Energy Companies Devon & WPX Announce Multi-Billion Dollar Merger

Devon Energy Corp. has agreed to acquire WPX Energy Inc. in a $2.56 billion all-stock deal, according to multiple sources.

In a press release, WPX Energy terms the deal “a merger of equals” and said it creates “a leading unconventional oil producer in the U.S.”
The merger will create one of the largest independent U.S. shale producers.

The transaction includes a deal premium of about 2.6%. Devon’s shareholders will control about 57% of the combined company.

Shares of both companies surged as a sing of investor approval of the energy deal. Experts say this merger also satisfied investors’ plea for consolidation in the sector during the coronavirus pandemic.

The acquisition includes WPX’s new $100 million headquarters in downtown Tulsa that’s still under construction. The company announced that it will finish construction and then sell the building. WPX will transfer some employees; however, some may lose their jobs. It’s unclear at this time how many of the company’s roughly 350 employees will also make the move.

“They are moving forward on the construction of that project, but who ultimately owns that building or the tenants, that’s going to have to be worked out with the details of the merger,” Mayor G.T. Bynum said in an interview with a local television station.

energy permian basin
Permian Basin in Texas and New Mexico

Shale Industry Unprofitable During the Pandemic

The drop in oil prices earlier in 2020 resulted in much of the shale industry being an unprofitable source of energy. It’s also added to thecatalyst for M&A, especially in the Permian basin, where numerous shale companies operate nearly one atop of another.

Several years of poor returns and missed targets have disappointed shale investors in the United States. Many investors urged the sector to consolidate to reduce costs, with some supporting low- to no-premium deals to achieve revenue expectations.

Energy stock prices have plummeted. Companies with market values of less than $5 billion are losing relevance with public investors, according one analyst. Observers say that the target for investment is continuing to climb. The majority of long-only clients investors talk to are looking at a $10 billion minimum market cap for investment.

“We believe the public markets would like to see the U.S. upstream sector drop down to 10-15 companies, most of which will likely consolidate through low premium stock-for-stock merger of equals,” the analyst remarked.

The New Devon Energy Company will have a Big Presence in Permian Basin

The combination of Devon and WPX will meld together two energy companies with considerable operations in the most productive section of the prolific Permian Basin, which is located in West Texas and southeastern New Mexico. Drilling in the US’s largest shale basin is down by more that 66%. This deal will produce 60% of its output in the Delaware sub-basin of the Permian. This sub-basin is where companies find some of the lowest breakeven costs in the country.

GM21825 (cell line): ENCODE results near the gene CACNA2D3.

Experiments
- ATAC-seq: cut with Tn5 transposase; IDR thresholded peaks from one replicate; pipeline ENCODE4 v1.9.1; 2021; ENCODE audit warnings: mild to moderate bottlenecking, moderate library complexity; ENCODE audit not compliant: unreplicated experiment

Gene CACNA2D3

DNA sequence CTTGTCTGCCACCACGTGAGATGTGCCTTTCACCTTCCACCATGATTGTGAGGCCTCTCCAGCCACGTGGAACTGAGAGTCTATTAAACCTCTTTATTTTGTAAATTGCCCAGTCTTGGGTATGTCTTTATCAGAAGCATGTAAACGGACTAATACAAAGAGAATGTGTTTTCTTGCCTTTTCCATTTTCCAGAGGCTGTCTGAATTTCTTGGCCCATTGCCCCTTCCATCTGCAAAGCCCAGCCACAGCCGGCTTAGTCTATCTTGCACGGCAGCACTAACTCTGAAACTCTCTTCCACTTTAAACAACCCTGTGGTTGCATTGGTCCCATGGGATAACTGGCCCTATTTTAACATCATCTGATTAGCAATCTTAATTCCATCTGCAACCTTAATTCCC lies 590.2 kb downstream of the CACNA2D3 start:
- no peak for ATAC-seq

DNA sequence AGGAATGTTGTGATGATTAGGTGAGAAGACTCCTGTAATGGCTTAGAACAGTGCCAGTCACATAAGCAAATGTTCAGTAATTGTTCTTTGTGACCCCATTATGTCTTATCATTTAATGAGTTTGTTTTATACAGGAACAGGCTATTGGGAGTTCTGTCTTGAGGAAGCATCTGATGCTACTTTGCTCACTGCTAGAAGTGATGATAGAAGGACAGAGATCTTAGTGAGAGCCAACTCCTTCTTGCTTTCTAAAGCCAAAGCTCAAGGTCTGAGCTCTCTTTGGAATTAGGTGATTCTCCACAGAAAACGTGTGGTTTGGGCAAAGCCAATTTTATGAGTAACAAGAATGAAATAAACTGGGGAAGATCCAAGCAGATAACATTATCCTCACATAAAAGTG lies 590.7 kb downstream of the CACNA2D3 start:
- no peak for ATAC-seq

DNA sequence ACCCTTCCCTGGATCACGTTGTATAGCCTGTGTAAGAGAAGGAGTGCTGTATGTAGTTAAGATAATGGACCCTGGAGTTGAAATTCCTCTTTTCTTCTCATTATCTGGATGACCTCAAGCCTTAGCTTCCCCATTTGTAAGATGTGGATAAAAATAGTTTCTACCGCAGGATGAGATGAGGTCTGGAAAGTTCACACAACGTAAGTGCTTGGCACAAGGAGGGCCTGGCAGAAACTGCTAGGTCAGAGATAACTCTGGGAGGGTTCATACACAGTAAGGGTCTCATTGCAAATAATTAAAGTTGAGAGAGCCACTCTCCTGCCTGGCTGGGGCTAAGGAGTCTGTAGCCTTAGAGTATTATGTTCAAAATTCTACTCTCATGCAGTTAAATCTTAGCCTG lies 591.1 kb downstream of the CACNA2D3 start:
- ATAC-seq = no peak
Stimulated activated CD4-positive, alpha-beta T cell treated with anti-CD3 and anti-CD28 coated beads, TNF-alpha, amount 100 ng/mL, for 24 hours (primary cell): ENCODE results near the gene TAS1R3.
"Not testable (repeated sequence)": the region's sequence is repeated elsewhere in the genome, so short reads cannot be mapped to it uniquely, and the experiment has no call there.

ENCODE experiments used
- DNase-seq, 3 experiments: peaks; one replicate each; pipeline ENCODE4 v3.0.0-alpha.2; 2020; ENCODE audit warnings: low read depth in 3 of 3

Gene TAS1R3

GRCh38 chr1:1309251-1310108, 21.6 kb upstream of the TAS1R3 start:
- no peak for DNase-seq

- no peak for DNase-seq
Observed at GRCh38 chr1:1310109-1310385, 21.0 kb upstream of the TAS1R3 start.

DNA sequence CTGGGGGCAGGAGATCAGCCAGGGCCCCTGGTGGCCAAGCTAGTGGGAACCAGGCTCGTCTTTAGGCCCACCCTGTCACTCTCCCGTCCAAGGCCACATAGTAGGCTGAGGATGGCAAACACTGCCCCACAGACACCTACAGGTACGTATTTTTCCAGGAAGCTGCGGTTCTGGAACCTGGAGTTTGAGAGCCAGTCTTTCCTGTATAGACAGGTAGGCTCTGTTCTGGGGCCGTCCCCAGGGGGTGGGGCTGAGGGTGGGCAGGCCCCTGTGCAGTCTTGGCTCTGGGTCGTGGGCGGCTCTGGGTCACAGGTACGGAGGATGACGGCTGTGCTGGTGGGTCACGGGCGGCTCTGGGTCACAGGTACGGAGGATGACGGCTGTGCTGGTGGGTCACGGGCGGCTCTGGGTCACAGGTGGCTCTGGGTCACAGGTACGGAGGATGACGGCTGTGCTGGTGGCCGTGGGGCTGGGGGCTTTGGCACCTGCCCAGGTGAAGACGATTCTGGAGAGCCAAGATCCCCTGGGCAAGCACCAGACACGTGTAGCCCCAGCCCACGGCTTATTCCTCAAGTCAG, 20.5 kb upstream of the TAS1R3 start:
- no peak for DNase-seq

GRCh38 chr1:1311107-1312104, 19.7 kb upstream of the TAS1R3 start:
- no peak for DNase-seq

Their position in the Permian allows the new Devon a lot of options to drill slowly to survive the downcycle. The new energy company will also be strong in the Powder River Basin of Wyoming and in the mature fields in the Eagle Ford and Bakken.

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Powder River Basin in Wyoming

The new entity plans to keep the Devon name and will be led by Rick Muncrief, Tulsa-based WPX’s current CEO.

Oklahoma City-based Devon also wants to begin a so-called fixed-plus variable dividend. This entails a quarterly payout of 11 cents a share and the distribution of up to 50% of the remaining free cash flow. The takeover is expected to close in Q1 of 21010.

“Bringing together our asset bases will drive immediate synergies and enable the combined company to accelerate free cash flow growth and return of capital to shareholders,” Devon CEO Dave Hager, who will become executive chairman, said in the statement.

Combined Capital Structure

The combined capital structure involves $6 billion in debt against $6 billion in equity. The daily production volumes will be roughly 525,000 barrels per day of oil (and natural gas equivalents). The new company will be bigger than Apache Corp and Marathon Oil, and just below EOG Resources.

Observers say that Devon and WPX are a good fit due to their overlapping acreage holdings in key oil basins that will enable the companies to enjoy at least $500 million in combination synergies, including layoffs. According one analyst, the new Devon will have enough low-cost oil prospects to target that it will be able to break even at an oil price as low as $33 a barrel.

The company is forecasting production growth of no more than 5% a year, while reinvesting no more than 80% of cash flow.

Other M&A Activity in the Energy Industry

The Devon-WPX merger follows the announcement that Chevron Corp. agreed to buy Noble Energy in July for approximately $5 billion. That merger didn’t concern solely Chevron acquiring more American shale assets, but also gave the company significant natural gas operations in the Eastern Mediterranean.

A Devon-WPX combination is the most significant transaction between two independent U.S. producers since WPX bought private equity-backed Felix Energy in March of this year.

Further, Cimarex Energy, PDC Energy, and Parsley Energy may be possible targets in the future, according to industry analysts. They think that ConocoPhillips, EOG Resources, and Marathon Oil are potential buyers.